How To Be The Village

I absolutely begged the universe for this beautiful, smiling-in-his-sleep baby boy, and I absolutely was out-of-my-mind exhausted after his arrival.

How To Be The Village

1.    Show up. 2.    Bring food. 3.    Then leave.

~Annie Flavin


I am 26 years old and newly engaged to my (now) husband.  He and I go out to relaxing dinners and then text our friends, who’ve just had their first baby, to see if we can come over and hang, like we did all of the time before they had a baby because we think, “What’s the big deal – we’ll just hang with them and the baby now; there’s no difference at all.”  They always say yes, so we show up again swinging our arms (that is, with absolutely no food or drink for them) to sit on their couch and gab while holding their perfect little babe.

I look back fondly on that time.  And with great horror.  We’d play house and baby with them and then, at about 11p.m., we’d hand their precious baby back to them and stretch our arms and legs with an obnoxiously exaggerated yawn.  We’d walk out the door to go home to our clean beds and wake up whenever our hearts desired.  I mean, we THOUGHT we had stuff to do the next day: I was in my third year of law school, my husband was building a new company.  We certainly were busy.  But we were in charge of ourselves, our time, our bodies.

I look back in horror at the lack of anything helpful we provided our friends.  We brought no food with us.  No, let me correct that: ONE time we brought food and then we ATE IT with them.  We never said, “Here, give us the baby.  You both go upstairs and sleep.”  Or, “Give us the baby and go out to dinner yourselves.”  Or, how about just a text to them that said, “There is food on your porch.  Enjoy.”  I console myself at our ignorance at the time by remembering the ONE time we babysat overnight for their babe and the many 6-packs of beer we brought over.  The babysitting was real; the beer was most assuredly drunk entirely by us.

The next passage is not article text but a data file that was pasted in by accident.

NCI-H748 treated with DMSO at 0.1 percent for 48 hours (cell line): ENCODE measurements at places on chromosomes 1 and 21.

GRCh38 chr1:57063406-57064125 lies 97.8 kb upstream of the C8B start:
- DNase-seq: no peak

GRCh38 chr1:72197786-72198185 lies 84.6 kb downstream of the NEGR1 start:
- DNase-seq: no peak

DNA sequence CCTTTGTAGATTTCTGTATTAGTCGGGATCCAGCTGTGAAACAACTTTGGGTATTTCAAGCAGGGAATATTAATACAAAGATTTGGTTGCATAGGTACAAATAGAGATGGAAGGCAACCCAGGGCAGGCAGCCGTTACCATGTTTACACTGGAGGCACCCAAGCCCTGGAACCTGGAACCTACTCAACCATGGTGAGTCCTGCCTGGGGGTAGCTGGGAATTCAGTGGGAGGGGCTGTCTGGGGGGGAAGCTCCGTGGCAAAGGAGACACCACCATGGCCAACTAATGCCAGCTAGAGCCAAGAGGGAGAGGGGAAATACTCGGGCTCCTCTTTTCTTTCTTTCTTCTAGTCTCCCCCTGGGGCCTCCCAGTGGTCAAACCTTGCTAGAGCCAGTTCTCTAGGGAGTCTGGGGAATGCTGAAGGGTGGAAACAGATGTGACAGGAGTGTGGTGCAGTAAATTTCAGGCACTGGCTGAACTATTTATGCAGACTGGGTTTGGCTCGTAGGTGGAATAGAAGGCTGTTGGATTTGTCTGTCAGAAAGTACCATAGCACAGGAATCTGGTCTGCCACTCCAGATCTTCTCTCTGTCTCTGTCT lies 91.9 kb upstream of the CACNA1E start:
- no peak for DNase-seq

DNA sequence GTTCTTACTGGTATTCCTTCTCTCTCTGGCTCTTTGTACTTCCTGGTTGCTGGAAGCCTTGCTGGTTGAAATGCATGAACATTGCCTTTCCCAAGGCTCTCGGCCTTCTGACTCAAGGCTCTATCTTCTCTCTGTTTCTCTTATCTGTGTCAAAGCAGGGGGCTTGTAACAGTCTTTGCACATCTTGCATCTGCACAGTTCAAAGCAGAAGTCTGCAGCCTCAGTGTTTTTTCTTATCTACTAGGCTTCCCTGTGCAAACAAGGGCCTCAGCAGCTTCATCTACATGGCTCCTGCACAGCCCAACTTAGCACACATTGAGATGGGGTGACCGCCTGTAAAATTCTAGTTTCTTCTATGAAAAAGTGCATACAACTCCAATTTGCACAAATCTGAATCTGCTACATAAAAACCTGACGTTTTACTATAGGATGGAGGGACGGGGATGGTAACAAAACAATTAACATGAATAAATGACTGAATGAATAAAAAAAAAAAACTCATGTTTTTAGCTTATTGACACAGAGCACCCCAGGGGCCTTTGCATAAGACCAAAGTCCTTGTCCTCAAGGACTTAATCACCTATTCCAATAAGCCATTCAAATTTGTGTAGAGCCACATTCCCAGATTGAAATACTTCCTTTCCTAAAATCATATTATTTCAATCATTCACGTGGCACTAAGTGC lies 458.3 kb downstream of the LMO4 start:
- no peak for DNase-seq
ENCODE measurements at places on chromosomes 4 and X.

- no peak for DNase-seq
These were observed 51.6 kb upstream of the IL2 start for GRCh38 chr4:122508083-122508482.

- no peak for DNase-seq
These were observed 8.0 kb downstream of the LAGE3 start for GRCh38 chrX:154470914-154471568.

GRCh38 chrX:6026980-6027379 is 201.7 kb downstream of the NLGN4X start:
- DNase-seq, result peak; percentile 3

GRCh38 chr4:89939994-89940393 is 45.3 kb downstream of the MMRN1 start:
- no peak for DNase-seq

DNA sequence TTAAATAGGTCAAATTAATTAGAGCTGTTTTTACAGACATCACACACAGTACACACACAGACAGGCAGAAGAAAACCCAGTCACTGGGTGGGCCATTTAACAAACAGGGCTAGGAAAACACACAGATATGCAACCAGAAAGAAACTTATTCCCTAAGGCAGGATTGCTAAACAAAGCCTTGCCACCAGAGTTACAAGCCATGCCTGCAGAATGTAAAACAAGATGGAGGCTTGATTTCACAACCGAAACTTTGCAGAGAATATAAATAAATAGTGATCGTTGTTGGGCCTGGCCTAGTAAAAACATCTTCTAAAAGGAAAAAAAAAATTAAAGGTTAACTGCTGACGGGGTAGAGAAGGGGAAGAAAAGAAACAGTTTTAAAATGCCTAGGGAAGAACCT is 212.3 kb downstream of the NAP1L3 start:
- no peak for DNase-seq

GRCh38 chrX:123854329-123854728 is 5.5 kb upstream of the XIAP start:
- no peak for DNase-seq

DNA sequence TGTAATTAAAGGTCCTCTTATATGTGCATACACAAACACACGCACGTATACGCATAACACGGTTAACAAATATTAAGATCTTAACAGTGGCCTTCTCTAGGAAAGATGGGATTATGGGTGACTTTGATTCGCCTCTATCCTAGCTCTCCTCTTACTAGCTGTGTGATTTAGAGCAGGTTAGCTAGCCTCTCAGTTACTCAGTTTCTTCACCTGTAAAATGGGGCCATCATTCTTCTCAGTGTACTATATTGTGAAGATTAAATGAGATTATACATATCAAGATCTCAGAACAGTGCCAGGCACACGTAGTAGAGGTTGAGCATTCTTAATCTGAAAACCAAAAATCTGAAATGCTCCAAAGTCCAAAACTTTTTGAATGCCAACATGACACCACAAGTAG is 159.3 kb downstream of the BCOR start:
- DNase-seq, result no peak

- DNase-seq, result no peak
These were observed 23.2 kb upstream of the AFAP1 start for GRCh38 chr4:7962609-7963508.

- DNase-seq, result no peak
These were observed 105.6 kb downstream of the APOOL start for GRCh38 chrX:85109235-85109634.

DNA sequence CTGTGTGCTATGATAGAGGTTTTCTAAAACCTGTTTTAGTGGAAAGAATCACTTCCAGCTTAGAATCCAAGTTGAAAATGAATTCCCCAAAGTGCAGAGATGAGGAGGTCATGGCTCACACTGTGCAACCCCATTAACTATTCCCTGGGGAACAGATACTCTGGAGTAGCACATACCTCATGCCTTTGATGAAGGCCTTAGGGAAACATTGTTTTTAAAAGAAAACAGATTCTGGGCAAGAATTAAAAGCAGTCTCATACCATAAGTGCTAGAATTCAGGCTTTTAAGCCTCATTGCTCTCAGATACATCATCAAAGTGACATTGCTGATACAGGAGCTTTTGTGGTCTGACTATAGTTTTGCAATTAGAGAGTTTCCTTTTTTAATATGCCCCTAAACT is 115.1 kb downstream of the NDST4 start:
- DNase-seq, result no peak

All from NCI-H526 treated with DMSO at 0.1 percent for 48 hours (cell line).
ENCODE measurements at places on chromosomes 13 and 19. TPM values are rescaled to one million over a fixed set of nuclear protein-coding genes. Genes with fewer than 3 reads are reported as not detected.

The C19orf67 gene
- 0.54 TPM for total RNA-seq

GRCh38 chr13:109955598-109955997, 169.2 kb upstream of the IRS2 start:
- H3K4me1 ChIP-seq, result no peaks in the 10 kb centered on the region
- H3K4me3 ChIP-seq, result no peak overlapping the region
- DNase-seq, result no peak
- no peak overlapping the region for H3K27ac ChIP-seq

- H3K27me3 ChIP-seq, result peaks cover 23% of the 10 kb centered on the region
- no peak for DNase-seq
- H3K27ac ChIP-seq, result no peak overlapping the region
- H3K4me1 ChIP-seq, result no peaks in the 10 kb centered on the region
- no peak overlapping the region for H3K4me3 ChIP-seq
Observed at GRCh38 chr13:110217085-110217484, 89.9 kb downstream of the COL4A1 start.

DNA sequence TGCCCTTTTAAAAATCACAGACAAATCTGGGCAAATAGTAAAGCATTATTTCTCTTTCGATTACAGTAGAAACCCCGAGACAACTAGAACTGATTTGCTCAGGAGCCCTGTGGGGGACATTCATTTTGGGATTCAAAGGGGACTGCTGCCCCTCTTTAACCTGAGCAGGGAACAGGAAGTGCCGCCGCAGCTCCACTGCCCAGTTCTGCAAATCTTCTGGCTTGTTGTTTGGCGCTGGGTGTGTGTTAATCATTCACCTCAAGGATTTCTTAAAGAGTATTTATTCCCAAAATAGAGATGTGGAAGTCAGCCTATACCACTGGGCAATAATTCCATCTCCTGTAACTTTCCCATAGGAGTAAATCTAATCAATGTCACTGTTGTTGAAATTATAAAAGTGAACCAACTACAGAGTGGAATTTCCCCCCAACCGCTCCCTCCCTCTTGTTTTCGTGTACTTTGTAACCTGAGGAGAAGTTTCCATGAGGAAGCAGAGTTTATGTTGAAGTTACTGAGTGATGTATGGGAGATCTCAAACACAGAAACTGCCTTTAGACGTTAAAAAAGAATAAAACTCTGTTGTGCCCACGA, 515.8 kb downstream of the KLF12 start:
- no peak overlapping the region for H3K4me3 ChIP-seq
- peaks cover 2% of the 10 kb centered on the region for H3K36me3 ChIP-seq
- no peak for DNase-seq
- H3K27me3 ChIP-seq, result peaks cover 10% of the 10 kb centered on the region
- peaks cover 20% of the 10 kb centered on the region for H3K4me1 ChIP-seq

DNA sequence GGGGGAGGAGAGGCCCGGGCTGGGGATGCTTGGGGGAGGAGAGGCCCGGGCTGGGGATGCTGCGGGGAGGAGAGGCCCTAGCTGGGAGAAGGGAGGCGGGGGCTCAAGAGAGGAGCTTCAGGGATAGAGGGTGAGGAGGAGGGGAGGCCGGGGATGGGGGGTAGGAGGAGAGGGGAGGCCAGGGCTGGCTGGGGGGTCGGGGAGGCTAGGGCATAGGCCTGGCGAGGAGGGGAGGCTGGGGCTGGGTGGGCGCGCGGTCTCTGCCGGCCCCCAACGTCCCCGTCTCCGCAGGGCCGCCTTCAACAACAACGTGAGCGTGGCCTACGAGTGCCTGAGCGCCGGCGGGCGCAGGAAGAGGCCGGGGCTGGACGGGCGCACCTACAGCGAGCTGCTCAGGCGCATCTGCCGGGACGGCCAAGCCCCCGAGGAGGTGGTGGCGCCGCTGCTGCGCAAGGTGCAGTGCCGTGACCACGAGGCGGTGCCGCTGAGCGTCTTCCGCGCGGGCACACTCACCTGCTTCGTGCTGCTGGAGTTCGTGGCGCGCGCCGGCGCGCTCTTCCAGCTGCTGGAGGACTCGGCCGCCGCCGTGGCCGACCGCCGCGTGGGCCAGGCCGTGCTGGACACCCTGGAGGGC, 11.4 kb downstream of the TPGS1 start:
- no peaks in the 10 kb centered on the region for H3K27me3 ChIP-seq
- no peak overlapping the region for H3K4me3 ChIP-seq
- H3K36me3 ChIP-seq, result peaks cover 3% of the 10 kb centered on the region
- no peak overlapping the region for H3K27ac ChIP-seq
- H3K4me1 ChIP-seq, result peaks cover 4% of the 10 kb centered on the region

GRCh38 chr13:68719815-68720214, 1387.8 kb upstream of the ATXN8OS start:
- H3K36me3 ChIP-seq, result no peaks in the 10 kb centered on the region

We were pathetic.  But, after having 3 kids of my own in 5 years, I accept the blame for my ignorance while realizing our culture is just not always aware of what new parents need.  So many of us are pathetically wanting to help but not knowing what “help” means to a new parent.

When Pat and I brought our first born home, everyone and their brother (and we have a lot of brothers – my husband is one of nine children) wanted to stop by and SEE the baby.  They usually had a gift that they felt bought them the right to enter our home, some adorably tiny outfit that I’d put on and then take off as quickly as he spit up or pooped explosively onto it.

All of these people with adorably tiny outfits just had to drop off the outfit in person because they just had to see the baby.  I just couldn’t get it: it’s just a baby, I wanted to scream.  Of course, I watched his inhales of breath as if no baby in the history of time had ever breathed so wonderfully well, but to everyone else who wanted to see him?  I just needed some space.

My butt hurt so bad after he was born that I couldn’t sit down.  So I didn’t sit down.  For days.  I remember one person coming over to “see the baby” and commenting about how good I must’ve felt because I was up and around.  I just smiled, but I so badly wanted to tell her that my “up and around” was due to the fact that the only place I could be “down and still” without hurting was where she was sitting at the moment.